At first blush, the decision to indict former Sen. John Edwards (D-N.C.) for conspiracy to accept illegal campaign contributions, given the facts and circumstances, seems like a stretch, to say the least.
The definition of “campaign contributions” has never to date been used to apply in this particular fact pattern — when donations were made to a third party, not to the campaign itself, for the purpose of keeping quiet an embarrassing affair of the presidential candidate as well as a child conceived out of wedlock, all of which, if made public at the time, would have “destroyed” his campaign, according to the indictment.
But on second look, after reading the literal words of the definition of “campaign contribution,” and then the factual allegations of the government in the indictment, it does seem possible that the case could lead to a guilty verdict.
Federal election law defines a “campaign contribution” as “anything of value provided for the purpose of influencing” the outcome of a federal election. The key words to focus on are “anything of value” and given “for the purpose of” influencing the outcome of Edwards’s presidential campaign.
It is entirely possible that the judge will rule as a matter of law that Congress never intended “campaign contribution” to be defined as covering such indirect contributions providing benefits to a candidate seeking to hush up a scandal. If so, then the case will be thrown out and never get to trial or presented to a jury.
However, if you look at the indictment, there are two facts alleged that, if proven to a jury beyond a reasonable doubt, could result in Edwards being found guilty…that is, if the judge lets the case get to a jury.
First, in paragraph 26, the indictment quotes Edwards telling his senior aide, Andrew Young, that he needed to falsely state that he was the father of Ms. Rielle’s child, because “his efforts to win the presidency — and everything he fought for — depended on it.” Also, in paragraph 33, Edwards allegedly decided not to issue a public statement that he was aware of donor contributions intended “to support and hide” his relationship with Rielle from the media. However, significantly, the indictment then goes on to quote him as explaining the reason why he chose not to do so: for “legal and practical reasons.”
If both of those alleged statements are believed by the jury to have been actually stated by Edwards, then it can reasonably infer that Edwards knew that the donations to Rielle were primarily to prevent damage to his campaign, and thus, under the law, could be deemed illegal campaign contributions due to exceeding limits.
So, too, is it utter nonsense to suggest that this case was brought due to a partisan motivation by a holdover Republican U.S. attorney in the eastern district of North Carolina.
The indictment is signed by the highly respected Jack Smith, the chief of the Justice Department’s Public Integrity Section. And the statement justifying the indictment made by Assistant Attorney General for the Criminal Division Lanny A. Breuer, a strong Democrat and a man of unquestioned integrity, balance and fairness, was most persuasive to me. Breuer stated:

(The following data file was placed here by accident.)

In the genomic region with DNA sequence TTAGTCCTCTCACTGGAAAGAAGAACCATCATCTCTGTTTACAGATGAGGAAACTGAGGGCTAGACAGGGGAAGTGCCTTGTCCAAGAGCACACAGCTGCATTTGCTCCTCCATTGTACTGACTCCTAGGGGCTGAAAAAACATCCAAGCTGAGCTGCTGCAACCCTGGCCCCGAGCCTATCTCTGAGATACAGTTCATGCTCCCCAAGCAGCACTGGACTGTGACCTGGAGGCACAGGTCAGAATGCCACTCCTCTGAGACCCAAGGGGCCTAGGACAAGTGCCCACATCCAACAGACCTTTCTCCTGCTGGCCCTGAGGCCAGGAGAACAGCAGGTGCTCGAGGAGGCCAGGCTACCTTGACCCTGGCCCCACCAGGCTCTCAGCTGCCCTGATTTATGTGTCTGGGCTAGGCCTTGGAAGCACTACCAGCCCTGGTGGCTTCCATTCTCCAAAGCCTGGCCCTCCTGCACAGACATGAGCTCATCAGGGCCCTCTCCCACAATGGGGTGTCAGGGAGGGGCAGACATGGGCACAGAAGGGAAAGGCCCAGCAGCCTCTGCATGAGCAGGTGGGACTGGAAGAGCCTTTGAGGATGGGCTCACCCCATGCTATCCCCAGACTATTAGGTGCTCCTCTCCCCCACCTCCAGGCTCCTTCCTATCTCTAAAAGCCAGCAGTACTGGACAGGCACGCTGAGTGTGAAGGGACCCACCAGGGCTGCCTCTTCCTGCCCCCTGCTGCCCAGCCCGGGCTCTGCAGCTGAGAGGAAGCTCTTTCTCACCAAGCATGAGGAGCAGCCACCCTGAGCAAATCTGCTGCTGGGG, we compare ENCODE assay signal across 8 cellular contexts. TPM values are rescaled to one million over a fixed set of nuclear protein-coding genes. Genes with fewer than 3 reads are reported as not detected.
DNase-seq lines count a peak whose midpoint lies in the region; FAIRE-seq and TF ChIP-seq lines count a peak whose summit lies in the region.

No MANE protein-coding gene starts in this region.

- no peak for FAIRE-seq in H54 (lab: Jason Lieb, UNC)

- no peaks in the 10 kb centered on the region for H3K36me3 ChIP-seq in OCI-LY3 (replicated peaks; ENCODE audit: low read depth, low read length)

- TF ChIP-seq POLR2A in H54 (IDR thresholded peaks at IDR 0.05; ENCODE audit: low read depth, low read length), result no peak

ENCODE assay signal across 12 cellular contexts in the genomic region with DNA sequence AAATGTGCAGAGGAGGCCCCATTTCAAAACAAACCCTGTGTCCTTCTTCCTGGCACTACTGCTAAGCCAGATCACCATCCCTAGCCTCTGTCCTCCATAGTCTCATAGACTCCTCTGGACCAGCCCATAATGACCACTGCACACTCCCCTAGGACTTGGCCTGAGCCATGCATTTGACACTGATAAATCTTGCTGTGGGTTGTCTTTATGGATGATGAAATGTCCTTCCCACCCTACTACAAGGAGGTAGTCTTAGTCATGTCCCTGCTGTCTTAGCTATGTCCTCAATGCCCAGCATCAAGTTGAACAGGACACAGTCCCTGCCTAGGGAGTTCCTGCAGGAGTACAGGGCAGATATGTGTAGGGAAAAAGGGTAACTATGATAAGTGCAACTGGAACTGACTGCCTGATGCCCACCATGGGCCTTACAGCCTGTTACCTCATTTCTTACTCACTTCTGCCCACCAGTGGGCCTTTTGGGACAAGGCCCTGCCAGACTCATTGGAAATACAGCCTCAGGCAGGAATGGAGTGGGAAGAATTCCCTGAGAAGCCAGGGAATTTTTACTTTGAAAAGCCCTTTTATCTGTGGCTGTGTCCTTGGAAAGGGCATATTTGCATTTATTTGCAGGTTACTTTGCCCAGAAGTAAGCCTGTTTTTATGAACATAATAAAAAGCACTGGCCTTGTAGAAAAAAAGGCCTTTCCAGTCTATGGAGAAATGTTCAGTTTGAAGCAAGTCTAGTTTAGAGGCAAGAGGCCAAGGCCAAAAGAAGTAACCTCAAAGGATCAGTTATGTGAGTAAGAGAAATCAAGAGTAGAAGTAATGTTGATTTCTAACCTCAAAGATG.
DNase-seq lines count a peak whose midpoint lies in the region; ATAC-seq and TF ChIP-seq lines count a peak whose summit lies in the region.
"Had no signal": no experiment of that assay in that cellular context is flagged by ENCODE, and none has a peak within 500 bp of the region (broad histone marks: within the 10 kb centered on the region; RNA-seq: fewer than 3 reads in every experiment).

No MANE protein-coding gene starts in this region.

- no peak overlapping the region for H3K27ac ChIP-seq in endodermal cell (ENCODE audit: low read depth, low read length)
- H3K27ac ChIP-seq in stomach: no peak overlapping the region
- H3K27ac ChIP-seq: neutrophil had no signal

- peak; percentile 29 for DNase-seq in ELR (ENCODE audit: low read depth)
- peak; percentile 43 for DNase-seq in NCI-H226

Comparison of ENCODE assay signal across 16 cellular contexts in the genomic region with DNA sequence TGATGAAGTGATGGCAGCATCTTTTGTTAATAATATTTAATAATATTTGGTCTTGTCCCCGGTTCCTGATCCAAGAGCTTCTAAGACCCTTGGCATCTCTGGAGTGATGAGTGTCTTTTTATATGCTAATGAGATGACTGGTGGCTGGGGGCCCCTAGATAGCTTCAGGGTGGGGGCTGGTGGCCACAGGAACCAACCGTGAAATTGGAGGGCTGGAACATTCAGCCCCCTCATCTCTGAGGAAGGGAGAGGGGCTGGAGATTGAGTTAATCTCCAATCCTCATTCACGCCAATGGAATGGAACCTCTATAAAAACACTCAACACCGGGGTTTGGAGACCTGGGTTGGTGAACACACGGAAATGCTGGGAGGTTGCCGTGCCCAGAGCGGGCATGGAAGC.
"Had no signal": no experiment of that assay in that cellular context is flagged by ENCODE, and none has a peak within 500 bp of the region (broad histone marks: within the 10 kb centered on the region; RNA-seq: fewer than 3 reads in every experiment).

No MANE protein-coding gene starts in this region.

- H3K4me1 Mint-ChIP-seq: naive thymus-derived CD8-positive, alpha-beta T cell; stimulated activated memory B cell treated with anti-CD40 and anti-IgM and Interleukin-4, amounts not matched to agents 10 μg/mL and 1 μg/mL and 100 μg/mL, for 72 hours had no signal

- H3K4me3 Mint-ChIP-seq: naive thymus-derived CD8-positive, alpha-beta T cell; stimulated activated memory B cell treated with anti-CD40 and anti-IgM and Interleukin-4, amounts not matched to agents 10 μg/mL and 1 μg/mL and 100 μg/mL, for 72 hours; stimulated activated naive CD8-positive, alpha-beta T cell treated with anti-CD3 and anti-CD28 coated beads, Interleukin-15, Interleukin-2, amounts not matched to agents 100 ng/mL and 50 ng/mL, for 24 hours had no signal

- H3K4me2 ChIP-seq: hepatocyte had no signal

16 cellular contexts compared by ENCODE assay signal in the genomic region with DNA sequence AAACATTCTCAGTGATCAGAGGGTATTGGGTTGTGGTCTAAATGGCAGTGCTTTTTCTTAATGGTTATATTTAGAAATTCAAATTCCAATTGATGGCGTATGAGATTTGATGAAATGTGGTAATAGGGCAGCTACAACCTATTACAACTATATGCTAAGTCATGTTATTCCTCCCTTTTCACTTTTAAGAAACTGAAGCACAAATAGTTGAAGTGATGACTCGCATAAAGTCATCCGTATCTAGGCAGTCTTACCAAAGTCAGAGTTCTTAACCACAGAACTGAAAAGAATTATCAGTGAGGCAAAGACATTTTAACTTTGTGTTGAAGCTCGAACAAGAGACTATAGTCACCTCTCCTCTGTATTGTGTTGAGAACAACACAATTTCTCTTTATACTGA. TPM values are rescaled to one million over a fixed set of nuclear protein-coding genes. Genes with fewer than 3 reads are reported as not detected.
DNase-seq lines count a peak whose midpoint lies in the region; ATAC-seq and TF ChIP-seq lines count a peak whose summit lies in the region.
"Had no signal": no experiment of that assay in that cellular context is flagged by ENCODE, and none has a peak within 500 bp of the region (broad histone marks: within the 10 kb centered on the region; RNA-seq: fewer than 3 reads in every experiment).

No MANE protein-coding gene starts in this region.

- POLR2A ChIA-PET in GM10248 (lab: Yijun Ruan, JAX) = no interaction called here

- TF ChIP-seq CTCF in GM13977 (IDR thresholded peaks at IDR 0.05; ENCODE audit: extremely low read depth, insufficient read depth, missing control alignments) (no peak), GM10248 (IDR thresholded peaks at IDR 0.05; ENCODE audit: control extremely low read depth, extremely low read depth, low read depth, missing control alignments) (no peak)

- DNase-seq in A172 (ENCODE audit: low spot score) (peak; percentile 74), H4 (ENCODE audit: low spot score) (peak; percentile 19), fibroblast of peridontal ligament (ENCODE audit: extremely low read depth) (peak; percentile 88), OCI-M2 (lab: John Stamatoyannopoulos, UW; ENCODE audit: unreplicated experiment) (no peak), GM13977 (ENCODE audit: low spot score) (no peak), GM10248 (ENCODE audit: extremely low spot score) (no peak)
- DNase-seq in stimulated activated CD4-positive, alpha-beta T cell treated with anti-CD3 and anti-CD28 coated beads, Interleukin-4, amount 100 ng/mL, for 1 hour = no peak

“We will not permit candidates for high office to abuse their special ability to access the coffers of their political supporters to circumvent our election laws … Our campaign finance system is designed to preserve the integrity of democratic elections … and we will vigorously pursue abuses of the kind alleged today.”
As of now, Edwards is presumed innocent until found guilty. But it is just as wrong to jump to the conclusion that he is guilty as it is to question the motives and integrity of the prosecutors for deciding to seek an indictment and allow a jury to decide guilt. Also, the fact such a criminal case has never been brought is not a good reason not to bring it — if the facts and law support doing so.
Stay tuned. I respectfully suggest to the defense team that if a strong Democrat such as Breuer made the difficult decision to approve bringing this case, it’s time to stop attacking the prosecutors and time to refute the specific factual allegations, if you can, contained in the indictment.
Lanny Davis is a Fox News contributor. He is the principal in the Washington D.C. law firm of Lanny J. Davis & Associates, which specializes in strategic crisis management and is a partner with Josh Block in the strategic communications and public affairs company Davis-Block. He served as President Clinton’s Special Counsel from 1996-98 and as a member of President Bush’s Privacy and Civil Liberties Oversight Board in 2006-07. He is the author of “Scandal: How ‘Gotcha’ Politics Is Destroying America” (Palgrave Macmillan, 2006). He can be found on Facebook and Twitter @LannyDavis.
This weekly column appears in the Opinion section of FoxNews.com, The Hill, the Daily Caller, , Huffington Post and the Jakarta Globe every Thursday.
Lanny Davis, a Washington attorney and principal in the firm of Lanny J. Davis & Associates, specializing in legal crisis management and dispute resolution, served as President Clinton’s special counsel from 1996-98 and as a member of President Bush’s Privacy and Civil Liberties Oversight Board from 2006-07. He currently serves as special counsel to Dilworth Paxson and is the author of the new book, "Crisis Tales: Five Rules for Coping With Crises in Business, Politics, and Life," (Simon & Schuster March 2013). Follow him on Twitter at @LannyDavis.